1964 in England, as the Originals
Unleashed Into Pop Culture:
1984, via Rob Reiner's rockumentary/mockumentary film This Is Spinal Tap (Compare Prices)
- David St. Hubbins (AKA Michael McKean) - Lead vocals, guitar
- Nigel Tufnel (AKA Christopher Guest) – Lead guitar, background & occasional lead vocals
- Derek Smalls (AKA Harry Shearer) – Bass guitar, background vocals
Other Key Members & Figures:
- Viv Savage (AKA David Kaff) – Keyboards
- Mick Shrimpton (AKA R.J. Parnell) – Drums
- Ian Faith (AKA Tony Hendra) – Band manager
- Jeanine Pettibone (AKA June Chadwick) – St. Hubbins’ girlfriend & muse
- Marty DiBergi (AKA Rob Reiner) - Rockumentary filmmaker & commercial director
Overview of the Film’s Creation of a Rock Band:
Comedic parodists McKean, Guest and Shearer found a perfect target for satire in the often ridiculous excesses of ‘70s and early-‘80s hard rock, particularly the mystical mumbo jumbo of bands like Led Zeppelin or Iron Maiden and the big, dumb, sophomoric rock of groups like Kiss and (again) Led Zeppelin. As a vehicle for satire, the group turned out to be so convincing that many people believed the band was just another hard rock act, a tenuous reality made even more puzzling to some because the quality of the band’s music often exceeded that of the groups being mocked.
Much of Spinal Tap’s early history is rather hazy, partially because the group’s career has been such a bizarre whirlwind but mostly because that history (at least before 1984) is complete and utter fiction. Still, the band’s origins can be traced back to 1964 in England, when childhood friends St. Hubbins and Tufnel began to play music together. The Originals turned into the Thamesmen before the duo settled on the name Spinal Tap in 1967, and during this period the group explored typical Merseybeat and psychedelic styles popular in England at the time.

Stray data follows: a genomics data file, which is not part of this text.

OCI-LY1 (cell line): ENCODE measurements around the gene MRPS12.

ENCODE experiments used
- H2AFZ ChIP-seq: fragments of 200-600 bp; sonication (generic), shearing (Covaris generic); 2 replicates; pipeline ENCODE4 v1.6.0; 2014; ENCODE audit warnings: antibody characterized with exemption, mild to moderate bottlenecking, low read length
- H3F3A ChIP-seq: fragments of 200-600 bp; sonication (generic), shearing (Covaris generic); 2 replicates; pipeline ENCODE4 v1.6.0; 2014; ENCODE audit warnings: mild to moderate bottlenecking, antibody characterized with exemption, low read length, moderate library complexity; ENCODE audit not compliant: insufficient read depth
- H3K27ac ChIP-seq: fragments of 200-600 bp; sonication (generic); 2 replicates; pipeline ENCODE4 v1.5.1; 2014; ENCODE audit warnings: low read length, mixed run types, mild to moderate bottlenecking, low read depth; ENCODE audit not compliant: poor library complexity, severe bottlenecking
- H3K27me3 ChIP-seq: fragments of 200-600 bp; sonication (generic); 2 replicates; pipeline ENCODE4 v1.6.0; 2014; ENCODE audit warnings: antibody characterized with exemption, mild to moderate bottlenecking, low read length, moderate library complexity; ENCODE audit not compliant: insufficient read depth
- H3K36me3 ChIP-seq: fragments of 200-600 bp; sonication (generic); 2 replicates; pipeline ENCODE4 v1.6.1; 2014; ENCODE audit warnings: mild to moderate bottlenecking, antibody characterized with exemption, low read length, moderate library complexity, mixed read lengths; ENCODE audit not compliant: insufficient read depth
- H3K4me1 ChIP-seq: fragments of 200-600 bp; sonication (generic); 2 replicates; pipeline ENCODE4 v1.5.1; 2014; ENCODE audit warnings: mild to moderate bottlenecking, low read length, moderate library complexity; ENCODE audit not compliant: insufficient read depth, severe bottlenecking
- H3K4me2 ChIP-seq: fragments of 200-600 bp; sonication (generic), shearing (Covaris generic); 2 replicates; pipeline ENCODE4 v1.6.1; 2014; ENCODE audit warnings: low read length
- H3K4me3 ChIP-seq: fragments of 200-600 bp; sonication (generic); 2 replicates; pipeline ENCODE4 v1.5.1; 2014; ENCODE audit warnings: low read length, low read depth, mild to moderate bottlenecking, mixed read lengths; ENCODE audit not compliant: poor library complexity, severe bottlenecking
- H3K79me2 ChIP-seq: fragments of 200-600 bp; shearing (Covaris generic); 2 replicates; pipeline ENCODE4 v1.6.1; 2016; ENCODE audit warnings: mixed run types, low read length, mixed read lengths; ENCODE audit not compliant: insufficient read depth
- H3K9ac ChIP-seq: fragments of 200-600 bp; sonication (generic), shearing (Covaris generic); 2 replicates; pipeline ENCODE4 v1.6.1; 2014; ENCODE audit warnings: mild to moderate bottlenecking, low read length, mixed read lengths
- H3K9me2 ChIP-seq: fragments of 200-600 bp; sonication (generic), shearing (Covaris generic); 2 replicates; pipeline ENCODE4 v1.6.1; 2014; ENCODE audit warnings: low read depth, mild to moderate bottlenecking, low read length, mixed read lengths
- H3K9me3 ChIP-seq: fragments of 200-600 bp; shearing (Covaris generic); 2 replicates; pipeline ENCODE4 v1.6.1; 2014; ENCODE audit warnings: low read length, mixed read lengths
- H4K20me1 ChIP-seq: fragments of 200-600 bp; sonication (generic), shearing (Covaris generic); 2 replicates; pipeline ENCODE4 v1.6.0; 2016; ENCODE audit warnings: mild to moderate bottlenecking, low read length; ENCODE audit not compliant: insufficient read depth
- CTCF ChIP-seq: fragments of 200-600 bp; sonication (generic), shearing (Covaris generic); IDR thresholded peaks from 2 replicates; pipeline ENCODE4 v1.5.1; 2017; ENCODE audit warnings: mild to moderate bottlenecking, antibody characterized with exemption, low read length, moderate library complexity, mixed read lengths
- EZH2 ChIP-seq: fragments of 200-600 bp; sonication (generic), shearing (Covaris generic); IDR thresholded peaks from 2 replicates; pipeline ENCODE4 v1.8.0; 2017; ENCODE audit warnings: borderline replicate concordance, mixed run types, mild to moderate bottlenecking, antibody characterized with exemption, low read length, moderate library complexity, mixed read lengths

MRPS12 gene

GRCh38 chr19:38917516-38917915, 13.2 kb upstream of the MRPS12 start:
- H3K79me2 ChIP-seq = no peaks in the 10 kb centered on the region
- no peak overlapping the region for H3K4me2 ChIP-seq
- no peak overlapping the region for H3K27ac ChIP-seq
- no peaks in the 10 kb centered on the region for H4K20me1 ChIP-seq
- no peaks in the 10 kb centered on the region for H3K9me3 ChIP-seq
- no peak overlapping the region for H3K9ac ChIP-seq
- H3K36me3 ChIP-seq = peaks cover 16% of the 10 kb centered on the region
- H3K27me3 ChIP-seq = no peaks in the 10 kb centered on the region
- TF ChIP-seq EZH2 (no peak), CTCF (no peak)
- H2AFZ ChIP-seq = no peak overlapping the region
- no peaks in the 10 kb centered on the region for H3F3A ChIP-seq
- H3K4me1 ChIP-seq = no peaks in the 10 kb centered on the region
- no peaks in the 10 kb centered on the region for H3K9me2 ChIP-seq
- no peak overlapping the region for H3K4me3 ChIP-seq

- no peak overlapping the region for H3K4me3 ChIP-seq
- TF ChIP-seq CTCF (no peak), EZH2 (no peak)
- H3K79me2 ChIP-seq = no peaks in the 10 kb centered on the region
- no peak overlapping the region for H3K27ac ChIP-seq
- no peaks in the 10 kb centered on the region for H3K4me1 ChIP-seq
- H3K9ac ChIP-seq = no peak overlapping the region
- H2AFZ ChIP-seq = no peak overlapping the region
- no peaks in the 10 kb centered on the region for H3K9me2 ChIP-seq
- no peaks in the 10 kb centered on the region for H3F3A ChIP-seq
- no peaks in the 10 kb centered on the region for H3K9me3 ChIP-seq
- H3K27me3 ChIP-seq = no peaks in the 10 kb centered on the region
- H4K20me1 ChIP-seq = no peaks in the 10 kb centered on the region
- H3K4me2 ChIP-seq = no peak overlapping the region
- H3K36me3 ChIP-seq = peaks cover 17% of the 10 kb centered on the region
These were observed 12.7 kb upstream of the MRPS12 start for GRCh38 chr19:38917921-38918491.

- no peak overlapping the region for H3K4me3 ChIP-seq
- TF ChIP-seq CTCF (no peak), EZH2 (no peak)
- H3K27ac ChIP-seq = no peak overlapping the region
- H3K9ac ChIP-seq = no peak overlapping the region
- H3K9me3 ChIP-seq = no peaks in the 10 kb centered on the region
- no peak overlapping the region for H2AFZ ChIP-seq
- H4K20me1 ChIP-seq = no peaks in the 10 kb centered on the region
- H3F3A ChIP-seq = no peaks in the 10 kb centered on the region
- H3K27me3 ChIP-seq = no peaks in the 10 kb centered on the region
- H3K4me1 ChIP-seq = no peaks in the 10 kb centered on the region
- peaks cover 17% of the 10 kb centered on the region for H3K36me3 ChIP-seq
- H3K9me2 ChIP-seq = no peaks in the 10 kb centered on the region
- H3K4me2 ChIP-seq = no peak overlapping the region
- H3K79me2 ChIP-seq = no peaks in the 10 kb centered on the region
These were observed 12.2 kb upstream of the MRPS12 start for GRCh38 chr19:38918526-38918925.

Spinal Tap Goes Hard Rock… and Perseveres:
For Spinal Tap the ‘70s were characterized by a harder-rocking style, a consistent succession of album releases, and a series of bizarre deaths afflicting the band’s rotating cast of drummers. Through it all, the band’s three core members stayed constant, changing with the times to play mystical or juvenile heavy metal, depending upon the song. As the ‘80s began, Spinal Tap’s appeal in the lucrative American market had become questionable, especially around the 1982 release of the band’s Smell the Glove album. This is where the film picks up, and precisely when Spinal Tap transformed from a fake band into a real one.
Spinal Tap Comes to Life:
McKean, Tufnel and Shearer played their own instruments and co-wrote (with director Reiner) all of Spinal Tap’s songs that appeared in the film and on its soundtrack. The 11 tracks on This Is Spinal Tap (Compare Prices) both perfectly skewer their objects of parody and stand up remarkably well as subversively intelligent blasts of silly hard rock. Therefore, with just a handful of songs, Spinal Tap registered then and always as one of the ‘80s most distinctive and observant rock and roll entities, which is a lot more than can be said for many “real” bands of the era.
Subsequent Reunions & Staying Power:
After a decade of relative silence (other than the continuing popularity of the 1984 film on video), Spinal Tap finally released its long-awaited second album, Break Like the Wind (Compare Prices), in 1992. The group’s three core members embarked on a tour to support the album, even releasing a live video of some of these performances the next year. Since then, group members have made occasional appearances on TV and gone out on brief tours, and in 2007 a short parody film from Reiner surfaced that announced a reformation of Tap to fight global warming, of all things. A related concert in London is set for July 7.